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The Second Windows Through Time column -view from Mountain House site. 8-12-16

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This was our second Windows Through Time column, from March 2009

 

A-2 Mountain House Bartlett

View from the Mountain House ledge

Windows Through Time

Robert Titus

 

North-South Lake State Park is one of the most scenic landscapes in all of the eastern United States. It is located on the Wall of Manitou, the Catskill Front. The “wall” overlooks a 70 mile stretch of the Hudson Valley – that makes for a lot of very nice views. The absolute best part of it is the Mountain House ledge. That was the location of the famed Catskill Mountain House Hotel which stood there from the 1820’s to the 1960’s. The hotel was located there because of the view. All sorts of people came to visit this very fashionable hotel, but mostly it was a Who’s Who of the American 19th Century: industrialists, businessmen, politicians, and so on. Other guests included some of the most talented of the country’s writers and artists. The Hudson River school of landscape art was founded here. Its artists prowled the nearby mountains searching for and finding wonderful views to paint.

The hotel is gone but the view remains. Artists still come here and they still paint.

Geologists come here too, many of them and often. We prowl the mountains searching for and finding wonderful geological histories. We look at the landscape and we can read its geological heritage. The signs are there. Epic stories of advancing glaciers compete with tales of ancient fossil forests. Petrified rivers flow across fossilized floodplains; it’s all there, if you know what to look for.

Then there is the view from the Mountain House Ledge itself. We stand or sit and we gaze into the east. The Hudson River, below, has been there for possibly hundreds of millions of years. But that’s not enough time; we gaze beyond the river. There, all along the horizon, south to north, are the Taconic Mountains. Today they are a series of not terribly elevated mountains, hills really. They are pretty – not lofty, and scenic more than majestic. They are green all summer and, in that season, never white with Alpine snow. There are few superlatives to use when describing them, but they are nice.

These “mountains” do not conjure up quite the same emotions as do their neighboring Berkshires, but . . . they are nice.

To the mind’s eye of the patient geologist there is much to see from the Mountain House ledge. I planted myself there one summer twilight and slipped into the darkening eastern horizon. As the sun, behind me, retreated and the modern Taconics faded into darkness, I could see into the past.

Out there it was a little more than 450 million years ago. I was startled to see a vast expanse of ocean before me. This is called the Iapetus Sea, sometimes also named the Proto-Atlantic. Its waters stretched all the way to the horizon. I watched as time flew by, millions of years of it. From time to time great eruptions were occurring just over that horizon. Something was happening out there.

That something was a volcanic landmass and it was moving, very slowly. It was drifting eastward towards a collision with North America. I couldn’t see it yet, but something much the same shape, size and form as today’s Japan was crashing into North America. From time to time I could feel the rippling of the earthquakes that accompanied that collision. Then I could see more great plumes of soot rising above distant erupting volcanoes.

There was a day when the peak of a rising volcano poked above the oceanic horizon and now, for the first time, there was visible land out there. I watched as more millions of years passed by. That small peak was joined by more and then many more. They coalesced into a single rising landmass. Something we call the Appalachian realm was in the process of being born – these were the infant Taconic Mountains.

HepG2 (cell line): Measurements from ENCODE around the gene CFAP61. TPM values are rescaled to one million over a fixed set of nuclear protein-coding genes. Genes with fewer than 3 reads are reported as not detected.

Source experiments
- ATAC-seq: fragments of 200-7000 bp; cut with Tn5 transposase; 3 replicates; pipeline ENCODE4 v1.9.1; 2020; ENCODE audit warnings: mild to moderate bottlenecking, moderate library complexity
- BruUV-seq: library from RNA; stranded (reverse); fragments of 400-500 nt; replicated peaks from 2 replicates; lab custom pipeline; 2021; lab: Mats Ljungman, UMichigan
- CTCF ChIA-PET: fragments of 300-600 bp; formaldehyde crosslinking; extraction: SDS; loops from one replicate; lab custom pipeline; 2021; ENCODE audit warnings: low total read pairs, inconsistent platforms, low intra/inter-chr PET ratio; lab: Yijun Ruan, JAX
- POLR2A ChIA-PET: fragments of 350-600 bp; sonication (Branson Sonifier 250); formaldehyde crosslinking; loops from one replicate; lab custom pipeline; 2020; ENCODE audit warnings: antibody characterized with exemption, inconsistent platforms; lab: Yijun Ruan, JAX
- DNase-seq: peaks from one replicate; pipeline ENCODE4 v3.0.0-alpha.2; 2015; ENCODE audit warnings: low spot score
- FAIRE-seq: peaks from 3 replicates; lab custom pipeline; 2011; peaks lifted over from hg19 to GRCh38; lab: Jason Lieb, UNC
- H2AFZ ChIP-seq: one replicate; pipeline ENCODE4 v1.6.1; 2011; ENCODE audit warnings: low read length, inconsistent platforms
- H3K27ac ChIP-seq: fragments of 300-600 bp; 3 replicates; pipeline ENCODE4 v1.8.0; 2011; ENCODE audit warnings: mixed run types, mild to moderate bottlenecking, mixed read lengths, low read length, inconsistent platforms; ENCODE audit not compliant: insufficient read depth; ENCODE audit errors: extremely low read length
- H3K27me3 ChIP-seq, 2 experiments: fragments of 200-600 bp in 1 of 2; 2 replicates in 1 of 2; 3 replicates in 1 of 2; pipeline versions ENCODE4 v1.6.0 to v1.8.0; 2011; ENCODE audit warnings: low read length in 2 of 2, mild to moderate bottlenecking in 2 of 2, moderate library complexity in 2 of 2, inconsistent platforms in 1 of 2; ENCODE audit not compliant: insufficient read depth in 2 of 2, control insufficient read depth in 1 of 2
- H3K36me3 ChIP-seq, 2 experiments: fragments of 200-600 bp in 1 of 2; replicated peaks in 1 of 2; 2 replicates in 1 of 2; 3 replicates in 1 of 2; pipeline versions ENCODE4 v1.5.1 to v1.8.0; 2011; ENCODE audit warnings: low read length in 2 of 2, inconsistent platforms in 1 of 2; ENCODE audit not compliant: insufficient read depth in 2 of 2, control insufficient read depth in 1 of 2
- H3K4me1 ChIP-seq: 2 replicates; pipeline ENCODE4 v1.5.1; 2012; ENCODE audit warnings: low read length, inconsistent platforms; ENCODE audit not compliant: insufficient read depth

They rose and they rose. They erupted and they shook. Time, millions and millions of years of it, was compressed and speeded up for me as I watched a great mountain range rise to 10,000 feet in elevation and then quite a bit more. But then there was a new motion. The collision was far more advanced and now great thrusting motions shoved masses of rock westward and toward me. The earth shook violently with each of these shoves.

I involuntarily took a few steps backwards whenever the motions were too strong for me to bear. I am a geologist and I knew what was going on, but still it was frightening to watch.

Then, at last the Taconics had risen to their maximum. They towered above what would someday be the Hudson Valley. It was an awesome sight to view.

And . . . then it was over. These mountains stopped rising. The great tectonic shoving had run out of steam. Now this towering landscape began to erode away. First it was a slow process and later the erosion accelerated. Enormous mountain streams clawed away at the steep mountain slopes and brought them down, inch by inch, foot by foot.

When my vision was over I was gazing again across the Hudson Valley and into the Taconics. There, before me, was the serenity of a summer morn, but I knew now the violent makings of that picturesque scene. I had seen something that those long ago Hudson River artists had missed.    Contact the author at titusr@hartwick.edu

Glacial Lake Schoharie 7-31-16

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Glacial Lake Schoharie and Vroman’s Island

You should first read our other post below

 

When you look south, down the Schoharie Creek Valley from the top of Vroman’s Nose, you will see a broad and very flat valley floor. In the Catskills this sort of thing is almost always the bottom of a glacial lake. That is the case here. About 14,000 years ago a valley glacier filled the valley from Middleburgh to the north. That dammed the north flowing Schoharie Creek.

 

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See our second photo. It shows the glacier and Glacial Lake Schoharie. The waters of Lake Schoharie reached up almost to the top of Vroman’s Nose. That made it, for a time, Vroman’s Island! Most lakes have to have a place where they drain. In this case the waters drained off through the village of Franklinton. That’s on the far right lower corner of our map. Eventually the glacier melted away and Lake Schoharie drained to leave a dry valley floor, flat like the old lake bottom.

 

Vromans Island

A visit to Vroman’s Nose 7-31-16

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A visit to Vroman’s Nose